Monday 31 October 2022 2:05pm
Four of the five Poutoko Taiea, Distinguished Chairs 2022 are, from left, Professors James Higham, Lisa Matisoo-Smith, Phil Bremer and Michelle Thompson-Fawcett. Absent is Professor Richie Poulton.
Five Otago internationally acclaimed scholars and leaders have been appointed as Poutoko Taiea, Distinguished Chairs.
These prestigious appointments acknowledge and celebrate the work of the University’s highest-achieving professors – staff who are not only outstanding teachers and researchers, but who also have an established track record of sharing their work with communities outside the University.
Those receiving the award are Professors Phil Bremer, James Higham, Lisa Matisoo-Smith, Richie Poulton and Michelle Thompson-Fawcett. They will take up their appointments on 1 January next year.
Vice-Chancellor Professor David Murdoch says the award acknowledges highly distinguished professors who have maintained an extraordinary level of activity across their scholastic work and have achieved pre-eminence in their fields.
“I’m absolutely delighted to announce these appointments. This award gives us a special opportunity to recognise and celebrate those at the very top of their game.
“Through their leadership, research and teaching, these dedicated staff are raising the profile of the work we do here at Otago and are having a real impact on the wider community.”
The Poutoko Taiea, Distinguished Chair award was introduced in 2019 to mark the University’s 150th anniversary.
These are fixed term, four-year roles and appointments will be considered biennially. Seven Sesquicentennial Distinguished Chair appointments were made in 2019. Once those inaugural appointments have ended, there will be a maximum of 10 appointees at any one time.
The Ahorangi Taiea, Distinguished Professors may continue to use the title after their appointment has ended.
The 2022 appointments:
Professor Phil Bremer (Department of Food Science)
Pushing for changes that see funders and researchers working together better will be a key focus for Professor Bremer over his term.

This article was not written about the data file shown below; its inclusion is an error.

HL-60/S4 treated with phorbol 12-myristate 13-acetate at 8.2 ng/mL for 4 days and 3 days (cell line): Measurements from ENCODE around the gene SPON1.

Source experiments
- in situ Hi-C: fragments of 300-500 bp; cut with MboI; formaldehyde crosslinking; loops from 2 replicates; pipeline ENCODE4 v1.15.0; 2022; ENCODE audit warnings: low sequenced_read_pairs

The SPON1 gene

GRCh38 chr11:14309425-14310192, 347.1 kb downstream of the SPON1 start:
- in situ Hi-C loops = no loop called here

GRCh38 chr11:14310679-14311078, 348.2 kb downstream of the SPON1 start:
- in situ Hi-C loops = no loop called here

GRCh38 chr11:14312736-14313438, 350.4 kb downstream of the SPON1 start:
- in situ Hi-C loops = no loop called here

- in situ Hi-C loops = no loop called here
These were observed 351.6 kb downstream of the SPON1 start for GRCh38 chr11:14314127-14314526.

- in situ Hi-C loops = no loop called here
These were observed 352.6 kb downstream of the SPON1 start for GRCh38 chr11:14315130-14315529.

“I believe that the mana and the boost to my public and professional profile that this honour brings will enhance my ability to advocate for change in the way research on foodborne disease is prioritised and funded in Aotearoa New Zealand.”
Through avenues such as submissions to Government agencies, presentations at conferences, industry advisory groups and taskforces, Professor Bremer will continue to highlight the need for an overall strategy to help combat the country’s unacceptably high incidence of some foodborne diseases, particularly in marginalised communities.
Beyond his advocacy role, Professor Bremer will continue to research ways to improve the safety and quality of food produced in Aotearoa by developing new technologies and approaches to track and control foodborne pathogens.
He will also continue to explore ways to reduce the country’s food waste, “to help provide food to those in need and reduce the economic and environmental cost of food loss and waste”.
Professor James Higham (Department of Tourism)
Raising awareness of the work of the University and encouraging discussion, debate and action on climate change and sustainable tourism are central to Professor Higham’s plans for the next four years.
He will carry on his research and outreach work focusing on decarbonising the tourism sector, with an emphasis on tourist transport. That means continuing to engage with diverse audiences on topical issues, including media, schools, policymakers, tourism businesses, industry organisations and community groups.
Professor Higham will also continue to develop the annual Otago Tourism Policy School, which provides an important platform to discuss timely issues in tourism as they relate to the economy, environment and society in Aotearoa.
“Otago researchers are at the forefront of world-leading research. It is an honour to be part of Otago’s community of scholars, where divisions and departments are no barrier to inter-disciplinary collaboration in research and supervision.”